After years in which their service parts and inbound logistics have been almost entirely separate, a number of carmakers, including Toyota and BMW, are now making specific efforts to combine more channels between production and aftermarket supply chains in North America. Their efforts include sharing standards, management resources, systems and network planning.
At Toyota, for example, the company’s Service Parts and Accessories Operations (SPAO) division, which is responsible for service parts, has long kept its network of parts and distribution centres almost entirely separate to the company’s manufacturing and inbound logistics facilities, as well as being based on the opposite side of the country in California (the production logistics team was in Kentucky). However, with the ongoing consolidation of Toyota’s previously separate headquarters into a single location in Plano, outside Dallas, Texas, the teams have made more effort to collaborate.
Neil Swartz (pictured above), vice-president and general manager for SPAO, told the audience at the 2017 Supply Chain Conference in Atlanta that his team started meeting regularly with the production logistics team almost immediately after plans were announced to move to Texas.[related_topics align="right" border="yes"]
“We sat down with Steve Brown, vice-president for production logistics, and we came up with a list of 20 ideas about ways we could work together. Some of those are starting now to be implemented,” he said.
Most of the SPAO and central logistics divisions have relocated to Texas, as has Toyota Logistics Services, the carmaker's outbound logistics arm.
Swartz pointed to four main steps that Toyota is following to further integrate service parts and inbound production logistics. In the first instance, SPAO and the manufacturing side – which handles significantly more parts volume overall – have looked at how they contract carriers, including terms, length and other standards, with a number of provisions from manufacturing now also included for service parts.
“We have learned a lot about logistics optimisation and how we can set standards with tier suppliers on quality and delivery standards,” said Swartz.[mpu_ad]
It has helped that, under Swartz, SPAO has also been shifting the frequency of orders and deliveries to a pace that more closely resembles that of manufacturing. “As we have been on this journey of increasing our order cycles from monthly to weekly, to daily and towards hourly, we see many opportunities to reduce inventory.”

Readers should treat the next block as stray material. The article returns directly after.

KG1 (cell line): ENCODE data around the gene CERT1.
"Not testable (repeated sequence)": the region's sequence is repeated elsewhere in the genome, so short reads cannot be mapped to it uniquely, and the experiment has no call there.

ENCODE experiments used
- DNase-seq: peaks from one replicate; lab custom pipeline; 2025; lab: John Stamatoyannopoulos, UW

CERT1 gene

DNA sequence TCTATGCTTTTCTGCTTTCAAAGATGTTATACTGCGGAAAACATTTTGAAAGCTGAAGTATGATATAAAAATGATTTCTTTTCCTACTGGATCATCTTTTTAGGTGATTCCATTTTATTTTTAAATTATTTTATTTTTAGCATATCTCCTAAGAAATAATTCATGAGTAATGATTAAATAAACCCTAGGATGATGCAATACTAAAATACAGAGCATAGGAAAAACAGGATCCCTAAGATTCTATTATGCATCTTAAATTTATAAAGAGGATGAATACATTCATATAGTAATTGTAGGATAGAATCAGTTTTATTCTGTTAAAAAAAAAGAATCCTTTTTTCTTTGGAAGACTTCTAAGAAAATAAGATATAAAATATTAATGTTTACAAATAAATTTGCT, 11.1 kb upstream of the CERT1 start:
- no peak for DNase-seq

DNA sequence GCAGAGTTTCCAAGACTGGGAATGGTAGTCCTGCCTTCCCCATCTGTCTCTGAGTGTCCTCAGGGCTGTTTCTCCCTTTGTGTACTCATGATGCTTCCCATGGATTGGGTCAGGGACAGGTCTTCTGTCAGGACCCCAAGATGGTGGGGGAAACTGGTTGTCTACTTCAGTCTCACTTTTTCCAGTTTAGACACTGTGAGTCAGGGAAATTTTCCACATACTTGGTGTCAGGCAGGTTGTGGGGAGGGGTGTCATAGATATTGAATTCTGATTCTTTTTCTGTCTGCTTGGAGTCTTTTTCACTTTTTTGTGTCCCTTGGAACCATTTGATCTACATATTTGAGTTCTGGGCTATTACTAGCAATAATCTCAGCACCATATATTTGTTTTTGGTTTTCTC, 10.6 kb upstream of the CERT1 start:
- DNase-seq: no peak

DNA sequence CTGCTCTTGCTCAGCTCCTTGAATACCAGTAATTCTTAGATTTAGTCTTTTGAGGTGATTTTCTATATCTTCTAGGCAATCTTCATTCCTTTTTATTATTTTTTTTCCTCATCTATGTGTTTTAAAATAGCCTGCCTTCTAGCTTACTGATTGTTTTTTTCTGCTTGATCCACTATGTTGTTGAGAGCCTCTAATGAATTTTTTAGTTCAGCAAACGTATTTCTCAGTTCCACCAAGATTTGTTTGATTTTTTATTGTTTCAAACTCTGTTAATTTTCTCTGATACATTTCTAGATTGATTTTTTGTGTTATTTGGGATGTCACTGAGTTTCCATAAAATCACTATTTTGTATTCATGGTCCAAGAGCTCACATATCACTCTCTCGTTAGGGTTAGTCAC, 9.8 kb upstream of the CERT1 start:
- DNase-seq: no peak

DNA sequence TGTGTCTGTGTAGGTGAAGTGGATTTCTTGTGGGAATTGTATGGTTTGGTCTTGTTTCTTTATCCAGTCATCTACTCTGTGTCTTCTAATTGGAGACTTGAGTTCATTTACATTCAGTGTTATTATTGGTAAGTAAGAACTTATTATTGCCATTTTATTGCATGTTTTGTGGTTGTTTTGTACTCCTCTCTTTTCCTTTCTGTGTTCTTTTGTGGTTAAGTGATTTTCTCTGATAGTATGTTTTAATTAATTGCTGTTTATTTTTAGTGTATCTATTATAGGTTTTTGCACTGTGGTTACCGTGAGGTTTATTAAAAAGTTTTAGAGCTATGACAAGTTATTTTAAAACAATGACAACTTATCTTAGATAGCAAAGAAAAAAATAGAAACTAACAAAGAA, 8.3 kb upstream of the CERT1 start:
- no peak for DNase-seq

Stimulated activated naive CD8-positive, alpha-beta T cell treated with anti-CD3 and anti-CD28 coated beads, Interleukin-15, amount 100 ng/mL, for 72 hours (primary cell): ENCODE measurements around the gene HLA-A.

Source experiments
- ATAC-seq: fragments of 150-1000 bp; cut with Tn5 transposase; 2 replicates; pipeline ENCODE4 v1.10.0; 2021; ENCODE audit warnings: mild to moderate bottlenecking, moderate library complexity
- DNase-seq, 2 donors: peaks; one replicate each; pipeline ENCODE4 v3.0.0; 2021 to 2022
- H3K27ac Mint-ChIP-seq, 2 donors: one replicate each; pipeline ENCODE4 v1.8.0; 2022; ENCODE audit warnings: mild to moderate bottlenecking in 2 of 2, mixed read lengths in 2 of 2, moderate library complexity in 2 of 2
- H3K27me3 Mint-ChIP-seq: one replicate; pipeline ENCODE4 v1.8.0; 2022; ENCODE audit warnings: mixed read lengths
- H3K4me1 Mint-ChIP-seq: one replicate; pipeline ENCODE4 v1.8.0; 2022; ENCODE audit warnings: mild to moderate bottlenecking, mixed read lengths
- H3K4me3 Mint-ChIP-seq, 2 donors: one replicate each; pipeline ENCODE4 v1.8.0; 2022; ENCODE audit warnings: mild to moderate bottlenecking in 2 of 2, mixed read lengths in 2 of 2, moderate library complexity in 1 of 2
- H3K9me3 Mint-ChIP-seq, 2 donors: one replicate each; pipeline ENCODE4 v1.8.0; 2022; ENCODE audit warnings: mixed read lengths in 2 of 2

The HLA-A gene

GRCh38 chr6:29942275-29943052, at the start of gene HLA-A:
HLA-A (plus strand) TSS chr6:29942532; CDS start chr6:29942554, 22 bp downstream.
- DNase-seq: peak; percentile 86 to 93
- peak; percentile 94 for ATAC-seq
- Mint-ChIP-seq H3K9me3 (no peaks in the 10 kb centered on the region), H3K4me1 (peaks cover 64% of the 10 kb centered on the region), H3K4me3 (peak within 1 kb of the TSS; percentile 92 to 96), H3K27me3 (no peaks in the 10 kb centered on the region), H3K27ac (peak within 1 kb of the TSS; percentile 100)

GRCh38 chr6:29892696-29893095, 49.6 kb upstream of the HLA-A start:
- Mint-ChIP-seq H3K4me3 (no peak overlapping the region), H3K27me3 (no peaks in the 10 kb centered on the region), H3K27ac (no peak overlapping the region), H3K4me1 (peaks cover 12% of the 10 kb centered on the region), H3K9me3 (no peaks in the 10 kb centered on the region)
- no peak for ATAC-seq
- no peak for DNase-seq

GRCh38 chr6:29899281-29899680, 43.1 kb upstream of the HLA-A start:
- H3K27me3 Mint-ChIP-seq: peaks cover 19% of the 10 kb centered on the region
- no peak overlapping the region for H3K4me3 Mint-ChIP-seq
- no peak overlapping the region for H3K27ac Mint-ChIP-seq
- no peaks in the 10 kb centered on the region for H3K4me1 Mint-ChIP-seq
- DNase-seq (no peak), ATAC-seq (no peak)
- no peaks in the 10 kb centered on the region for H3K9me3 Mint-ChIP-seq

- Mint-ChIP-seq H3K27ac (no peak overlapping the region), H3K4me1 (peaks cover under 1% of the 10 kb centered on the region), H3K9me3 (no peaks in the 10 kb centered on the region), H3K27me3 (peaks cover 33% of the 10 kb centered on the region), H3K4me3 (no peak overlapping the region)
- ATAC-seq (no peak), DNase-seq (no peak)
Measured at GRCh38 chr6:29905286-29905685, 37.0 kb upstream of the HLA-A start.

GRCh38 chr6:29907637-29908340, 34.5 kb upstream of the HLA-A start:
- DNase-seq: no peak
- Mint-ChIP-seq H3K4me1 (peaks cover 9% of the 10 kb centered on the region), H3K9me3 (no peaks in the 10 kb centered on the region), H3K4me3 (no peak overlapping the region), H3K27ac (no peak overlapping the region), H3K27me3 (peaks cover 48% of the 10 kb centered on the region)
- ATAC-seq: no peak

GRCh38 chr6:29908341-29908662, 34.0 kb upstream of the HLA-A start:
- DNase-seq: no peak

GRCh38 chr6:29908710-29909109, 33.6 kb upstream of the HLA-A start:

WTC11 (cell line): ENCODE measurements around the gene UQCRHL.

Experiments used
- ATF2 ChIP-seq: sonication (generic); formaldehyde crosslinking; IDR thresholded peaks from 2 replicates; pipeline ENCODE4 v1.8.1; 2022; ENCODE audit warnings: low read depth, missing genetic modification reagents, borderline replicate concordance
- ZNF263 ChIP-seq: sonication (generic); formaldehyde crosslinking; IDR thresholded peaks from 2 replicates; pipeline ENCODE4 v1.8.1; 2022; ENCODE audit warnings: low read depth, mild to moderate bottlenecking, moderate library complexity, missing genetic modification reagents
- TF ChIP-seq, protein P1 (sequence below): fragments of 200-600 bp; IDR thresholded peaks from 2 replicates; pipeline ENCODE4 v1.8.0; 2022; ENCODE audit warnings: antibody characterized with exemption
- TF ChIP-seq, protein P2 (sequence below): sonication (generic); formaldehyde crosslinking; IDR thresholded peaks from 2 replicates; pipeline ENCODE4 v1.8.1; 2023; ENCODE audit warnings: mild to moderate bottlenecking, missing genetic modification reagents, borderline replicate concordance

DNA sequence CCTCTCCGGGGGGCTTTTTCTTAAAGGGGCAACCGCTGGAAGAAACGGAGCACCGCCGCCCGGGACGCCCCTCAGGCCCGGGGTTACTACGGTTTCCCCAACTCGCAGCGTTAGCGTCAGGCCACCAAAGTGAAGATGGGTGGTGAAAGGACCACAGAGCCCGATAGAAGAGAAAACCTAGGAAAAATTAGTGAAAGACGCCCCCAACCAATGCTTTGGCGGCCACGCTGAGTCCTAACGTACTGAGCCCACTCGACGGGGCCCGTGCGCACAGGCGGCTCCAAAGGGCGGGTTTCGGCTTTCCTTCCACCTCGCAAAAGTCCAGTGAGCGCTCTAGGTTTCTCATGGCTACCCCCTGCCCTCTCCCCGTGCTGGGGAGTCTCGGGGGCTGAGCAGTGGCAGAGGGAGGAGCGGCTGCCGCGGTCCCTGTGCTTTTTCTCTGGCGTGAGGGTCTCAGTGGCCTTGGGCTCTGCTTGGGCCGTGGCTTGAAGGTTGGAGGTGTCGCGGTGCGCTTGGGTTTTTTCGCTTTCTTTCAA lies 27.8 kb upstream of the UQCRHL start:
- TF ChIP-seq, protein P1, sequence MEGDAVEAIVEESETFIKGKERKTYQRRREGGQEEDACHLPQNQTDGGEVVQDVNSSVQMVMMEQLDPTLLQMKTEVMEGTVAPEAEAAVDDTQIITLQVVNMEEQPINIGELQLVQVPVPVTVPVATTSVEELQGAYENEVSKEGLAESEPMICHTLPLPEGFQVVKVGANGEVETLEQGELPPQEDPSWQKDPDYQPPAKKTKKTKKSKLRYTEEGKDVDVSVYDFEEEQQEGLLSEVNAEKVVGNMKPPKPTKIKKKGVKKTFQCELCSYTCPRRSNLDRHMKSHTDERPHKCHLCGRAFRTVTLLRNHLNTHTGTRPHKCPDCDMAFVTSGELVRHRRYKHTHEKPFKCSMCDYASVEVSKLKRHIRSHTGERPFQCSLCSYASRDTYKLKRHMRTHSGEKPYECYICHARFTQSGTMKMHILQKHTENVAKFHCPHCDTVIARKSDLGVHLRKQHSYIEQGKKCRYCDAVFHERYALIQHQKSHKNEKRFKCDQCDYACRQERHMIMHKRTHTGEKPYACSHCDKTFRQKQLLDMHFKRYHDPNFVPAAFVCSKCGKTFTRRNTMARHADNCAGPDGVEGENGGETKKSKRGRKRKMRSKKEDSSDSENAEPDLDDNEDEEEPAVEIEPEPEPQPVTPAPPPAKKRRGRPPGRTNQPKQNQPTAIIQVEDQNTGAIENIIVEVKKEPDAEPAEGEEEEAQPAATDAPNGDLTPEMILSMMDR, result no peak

The second and third phases have involved manufacturing logistics getting more involved in SPAO’s inbound logistics from suppliers in terms of planning, route engineering and parts consolidation. For example, the manufacturing team took over full truckload shipments and milkruns from suppliers for service parts deliveries; it has also been taking over more less-than-truckload freight.
“The manufacturing team has a lot of resources and knowledge in logistics planning and route engineering that it uses for inbound to factories,” said Swartz. “They have been saving us a lot of money.”
The fourth phase will be to combine inbound and service parts logistics on the same trucks – a step Swartz said was already being piloted which he expected to expand “very soon”.
A continental strategy at BMWToyota’s move towards combining more aspects of production and service parts logistics follows the lead of several other carmakers. Ford, for example, which for several years has combined purchasing for both part types in North America, also runs milkruns from suppliers to distribution centres.
Smaller carmakers are also exploring new concepts, even if not yet to the level of shared transport. John Goione, department head for parts logistics at BMW North America, admitted that the carmaker lagged somewhat behind others in looking for service parts opportunities. Now, however, following the growth of BMW’s manufacturing plant in Spartanburg, South Carolina – which builds the X series SUVs and has become the company’s largest globally – BMW is making an important step with the opening of a new parts facility close to the factory.
The centre is a new concept in North America for BMW called a CONDC, or continental distribution centre. The CONDC will be made up of two functions. A distribution hub serves as a central goods receipt point for parts from the plant and its suppliers that will also be stored as service parts, and distributes them to regional parts centres across North America. The operation went live several weeks ago.
“We are getting closer to the purchasing and production area. I already see opportunity to also do more at the CONDC, with packaging and segmentation, trying to take some of that value-added stuff out of regional distribution centres,” said Goione.
In the next phase, which will go live by 2019, the CONDC will also be the sole exclusive parts exports centre for spare parts built in North America destined for the rest of the world.